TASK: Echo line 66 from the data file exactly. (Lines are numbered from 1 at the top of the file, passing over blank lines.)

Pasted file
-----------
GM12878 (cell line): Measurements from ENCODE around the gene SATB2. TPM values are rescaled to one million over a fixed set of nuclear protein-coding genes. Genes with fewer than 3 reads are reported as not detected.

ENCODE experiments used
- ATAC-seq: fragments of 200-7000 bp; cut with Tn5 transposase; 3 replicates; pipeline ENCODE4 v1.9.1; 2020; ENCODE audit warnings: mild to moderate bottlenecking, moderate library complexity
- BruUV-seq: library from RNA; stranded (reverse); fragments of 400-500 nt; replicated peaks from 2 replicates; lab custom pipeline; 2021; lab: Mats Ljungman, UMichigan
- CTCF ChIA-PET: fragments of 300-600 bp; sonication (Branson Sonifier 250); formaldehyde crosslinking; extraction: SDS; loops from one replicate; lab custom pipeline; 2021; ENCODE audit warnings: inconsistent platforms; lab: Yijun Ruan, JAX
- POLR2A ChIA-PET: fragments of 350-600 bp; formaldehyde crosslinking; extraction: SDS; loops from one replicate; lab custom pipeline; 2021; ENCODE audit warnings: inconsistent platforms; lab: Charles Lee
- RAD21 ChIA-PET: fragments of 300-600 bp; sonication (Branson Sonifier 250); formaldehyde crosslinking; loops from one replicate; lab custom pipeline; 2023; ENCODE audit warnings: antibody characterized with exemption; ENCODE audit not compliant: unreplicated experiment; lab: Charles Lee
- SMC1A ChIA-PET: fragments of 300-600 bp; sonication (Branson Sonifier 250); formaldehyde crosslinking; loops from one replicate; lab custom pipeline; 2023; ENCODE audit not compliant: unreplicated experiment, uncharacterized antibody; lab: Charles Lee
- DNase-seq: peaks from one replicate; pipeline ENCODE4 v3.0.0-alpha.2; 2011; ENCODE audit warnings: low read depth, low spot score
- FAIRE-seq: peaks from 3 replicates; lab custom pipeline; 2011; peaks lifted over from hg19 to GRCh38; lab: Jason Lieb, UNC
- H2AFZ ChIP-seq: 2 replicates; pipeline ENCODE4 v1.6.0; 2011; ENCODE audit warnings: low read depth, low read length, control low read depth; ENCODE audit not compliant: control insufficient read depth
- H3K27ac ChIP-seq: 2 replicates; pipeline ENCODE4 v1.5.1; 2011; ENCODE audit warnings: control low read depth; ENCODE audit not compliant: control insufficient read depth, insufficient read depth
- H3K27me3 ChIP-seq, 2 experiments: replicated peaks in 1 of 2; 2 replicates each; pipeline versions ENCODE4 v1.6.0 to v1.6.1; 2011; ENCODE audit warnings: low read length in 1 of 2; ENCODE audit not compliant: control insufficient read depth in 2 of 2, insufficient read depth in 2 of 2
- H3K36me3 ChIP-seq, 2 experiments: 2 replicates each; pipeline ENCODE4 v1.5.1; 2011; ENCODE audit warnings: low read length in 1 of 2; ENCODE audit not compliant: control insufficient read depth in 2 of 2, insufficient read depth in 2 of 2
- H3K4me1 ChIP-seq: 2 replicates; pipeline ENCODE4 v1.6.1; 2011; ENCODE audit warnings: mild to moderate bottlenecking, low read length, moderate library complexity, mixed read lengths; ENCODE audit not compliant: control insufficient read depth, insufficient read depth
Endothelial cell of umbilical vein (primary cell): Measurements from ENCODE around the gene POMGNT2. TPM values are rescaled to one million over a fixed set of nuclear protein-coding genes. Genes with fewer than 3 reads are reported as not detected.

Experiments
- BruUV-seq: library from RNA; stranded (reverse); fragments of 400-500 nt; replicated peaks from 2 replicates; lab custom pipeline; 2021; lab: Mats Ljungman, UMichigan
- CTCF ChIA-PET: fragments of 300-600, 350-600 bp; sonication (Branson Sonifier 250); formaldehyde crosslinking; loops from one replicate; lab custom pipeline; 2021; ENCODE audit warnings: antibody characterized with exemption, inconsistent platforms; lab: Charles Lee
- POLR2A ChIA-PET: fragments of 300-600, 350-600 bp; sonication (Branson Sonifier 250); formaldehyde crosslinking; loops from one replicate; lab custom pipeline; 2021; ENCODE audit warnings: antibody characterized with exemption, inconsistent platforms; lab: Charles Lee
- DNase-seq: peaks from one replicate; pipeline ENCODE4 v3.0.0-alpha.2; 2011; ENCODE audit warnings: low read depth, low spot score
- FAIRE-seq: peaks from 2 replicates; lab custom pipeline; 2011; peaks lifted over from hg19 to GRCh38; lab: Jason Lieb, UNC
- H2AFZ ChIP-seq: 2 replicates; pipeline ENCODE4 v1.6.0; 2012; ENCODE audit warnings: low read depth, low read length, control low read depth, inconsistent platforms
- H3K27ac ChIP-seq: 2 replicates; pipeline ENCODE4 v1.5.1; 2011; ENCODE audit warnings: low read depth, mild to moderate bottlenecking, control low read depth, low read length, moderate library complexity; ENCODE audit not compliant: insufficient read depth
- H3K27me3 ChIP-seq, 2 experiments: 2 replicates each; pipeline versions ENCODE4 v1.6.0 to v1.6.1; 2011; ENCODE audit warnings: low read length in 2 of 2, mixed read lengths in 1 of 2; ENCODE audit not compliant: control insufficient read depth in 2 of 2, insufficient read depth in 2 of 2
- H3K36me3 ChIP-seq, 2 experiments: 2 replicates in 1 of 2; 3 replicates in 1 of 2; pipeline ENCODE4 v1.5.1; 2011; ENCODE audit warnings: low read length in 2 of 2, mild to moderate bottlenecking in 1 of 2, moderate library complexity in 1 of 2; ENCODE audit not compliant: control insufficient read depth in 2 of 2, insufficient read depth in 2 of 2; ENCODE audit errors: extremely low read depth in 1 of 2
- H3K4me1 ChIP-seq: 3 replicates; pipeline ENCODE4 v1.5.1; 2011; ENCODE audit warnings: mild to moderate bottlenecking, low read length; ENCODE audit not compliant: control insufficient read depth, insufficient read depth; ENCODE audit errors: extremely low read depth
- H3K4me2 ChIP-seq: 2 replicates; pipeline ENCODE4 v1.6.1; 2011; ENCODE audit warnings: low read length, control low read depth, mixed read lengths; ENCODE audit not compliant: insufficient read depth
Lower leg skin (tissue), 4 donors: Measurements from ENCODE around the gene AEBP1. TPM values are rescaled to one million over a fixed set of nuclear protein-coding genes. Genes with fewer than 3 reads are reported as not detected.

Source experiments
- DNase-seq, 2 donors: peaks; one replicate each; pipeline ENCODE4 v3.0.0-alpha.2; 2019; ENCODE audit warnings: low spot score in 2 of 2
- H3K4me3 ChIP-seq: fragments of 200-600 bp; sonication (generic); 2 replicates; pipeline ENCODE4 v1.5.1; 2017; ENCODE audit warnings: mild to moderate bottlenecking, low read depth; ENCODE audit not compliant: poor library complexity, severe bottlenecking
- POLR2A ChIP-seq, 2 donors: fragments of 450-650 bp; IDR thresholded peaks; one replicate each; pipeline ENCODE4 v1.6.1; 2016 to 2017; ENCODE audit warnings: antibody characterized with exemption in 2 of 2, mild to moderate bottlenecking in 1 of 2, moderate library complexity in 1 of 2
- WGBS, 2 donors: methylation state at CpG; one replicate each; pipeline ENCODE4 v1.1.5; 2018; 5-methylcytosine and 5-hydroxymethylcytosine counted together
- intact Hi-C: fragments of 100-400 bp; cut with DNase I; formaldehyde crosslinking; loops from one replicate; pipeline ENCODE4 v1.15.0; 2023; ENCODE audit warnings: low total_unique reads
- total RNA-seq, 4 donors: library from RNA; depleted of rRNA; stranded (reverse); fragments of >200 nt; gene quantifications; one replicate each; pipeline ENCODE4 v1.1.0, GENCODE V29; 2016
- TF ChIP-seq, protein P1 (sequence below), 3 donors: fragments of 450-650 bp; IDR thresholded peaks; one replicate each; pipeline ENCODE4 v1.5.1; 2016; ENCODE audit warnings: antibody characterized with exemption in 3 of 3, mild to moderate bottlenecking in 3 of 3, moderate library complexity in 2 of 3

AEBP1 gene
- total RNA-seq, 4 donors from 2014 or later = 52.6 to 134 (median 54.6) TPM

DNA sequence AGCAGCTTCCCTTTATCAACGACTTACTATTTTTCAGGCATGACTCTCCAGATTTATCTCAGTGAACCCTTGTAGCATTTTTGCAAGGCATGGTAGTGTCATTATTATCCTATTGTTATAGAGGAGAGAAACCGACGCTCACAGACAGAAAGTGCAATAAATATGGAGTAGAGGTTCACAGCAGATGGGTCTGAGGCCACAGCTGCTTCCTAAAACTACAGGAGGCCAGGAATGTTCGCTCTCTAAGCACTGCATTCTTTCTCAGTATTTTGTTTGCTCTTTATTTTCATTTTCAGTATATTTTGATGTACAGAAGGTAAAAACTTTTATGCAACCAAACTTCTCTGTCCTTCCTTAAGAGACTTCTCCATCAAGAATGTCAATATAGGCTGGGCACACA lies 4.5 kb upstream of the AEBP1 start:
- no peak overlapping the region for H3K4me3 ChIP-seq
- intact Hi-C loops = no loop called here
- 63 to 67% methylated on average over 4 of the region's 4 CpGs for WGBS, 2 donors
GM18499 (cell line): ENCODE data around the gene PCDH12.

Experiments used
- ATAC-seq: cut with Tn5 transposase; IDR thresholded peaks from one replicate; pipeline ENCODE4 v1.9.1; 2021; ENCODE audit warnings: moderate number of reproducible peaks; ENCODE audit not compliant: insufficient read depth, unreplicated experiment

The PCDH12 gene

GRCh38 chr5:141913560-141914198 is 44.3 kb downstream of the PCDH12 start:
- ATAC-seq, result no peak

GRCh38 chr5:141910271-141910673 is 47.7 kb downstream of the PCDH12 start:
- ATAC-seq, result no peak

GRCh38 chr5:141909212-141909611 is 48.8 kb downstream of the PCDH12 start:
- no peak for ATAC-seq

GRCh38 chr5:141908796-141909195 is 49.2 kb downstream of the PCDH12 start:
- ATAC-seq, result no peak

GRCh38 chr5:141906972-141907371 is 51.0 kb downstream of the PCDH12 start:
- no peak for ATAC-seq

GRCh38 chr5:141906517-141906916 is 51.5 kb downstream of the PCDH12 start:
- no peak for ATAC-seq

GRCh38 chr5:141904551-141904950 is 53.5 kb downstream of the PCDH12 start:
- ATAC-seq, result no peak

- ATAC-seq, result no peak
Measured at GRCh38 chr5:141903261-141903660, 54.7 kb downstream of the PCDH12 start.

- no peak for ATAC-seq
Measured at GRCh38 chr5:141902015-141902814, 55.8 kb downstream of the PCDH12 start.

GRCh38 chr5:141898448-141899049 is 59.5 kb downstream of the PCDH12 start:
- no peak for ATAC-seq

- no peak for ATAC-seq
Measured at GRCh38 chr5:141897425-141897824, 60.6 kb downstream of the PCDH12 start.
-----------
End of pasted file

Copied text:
GRCh38 chr5:141898448-141899049 is 59.5 kb downstream of the PCDH12 start: